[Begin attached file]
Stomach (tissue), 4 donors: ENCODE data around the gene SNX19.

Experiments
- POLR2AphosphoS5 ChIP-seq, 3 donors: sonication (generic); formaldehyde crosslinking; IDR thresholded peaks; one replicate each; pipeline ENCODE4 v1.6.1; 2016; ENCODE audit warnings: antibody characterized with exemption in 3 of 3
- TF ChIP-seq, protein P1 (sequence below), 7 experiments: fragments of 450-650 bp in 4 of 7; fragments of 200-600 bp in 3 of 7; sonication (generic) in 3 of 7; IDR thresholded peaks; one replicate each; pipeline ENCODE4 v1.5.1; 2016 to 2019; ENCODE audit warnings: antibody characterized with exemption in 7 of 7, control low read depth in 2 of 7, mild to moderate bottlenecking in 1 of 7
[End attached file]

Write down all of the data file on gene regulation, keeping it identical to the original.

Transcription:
Stomach (tissue), 4 donors: ENCODE data around the gene SNX19.

Experiments
- POLR2AphosphoS5 ChIP-seq, 3 donors: sonication (generic); formaldehyde crosslinking; IDR thresholded peaks; one replicate each; pipeline ENCODE4 v1.6.1; 2016; ENCODE audit warnings: antibody characterized with exemption in 3 of 3
- TF ChIP-seq, protein P1 (sequence below), 7 experiments: fragments of 450-650 bp in 4 of 7; fragments of 200-600 bp in 3 of 7; sonication (generic) in 3 of 7; IDR thresholded peaks; one replicate each; pipeline ENCODE4 v1.5.1; 2016 to 2019; ENCODE audit warnings: antibody characterized with exemption in 7 of 7, control low read depth in 2 of 7, mild to moderate bottlenecking in 1 of 7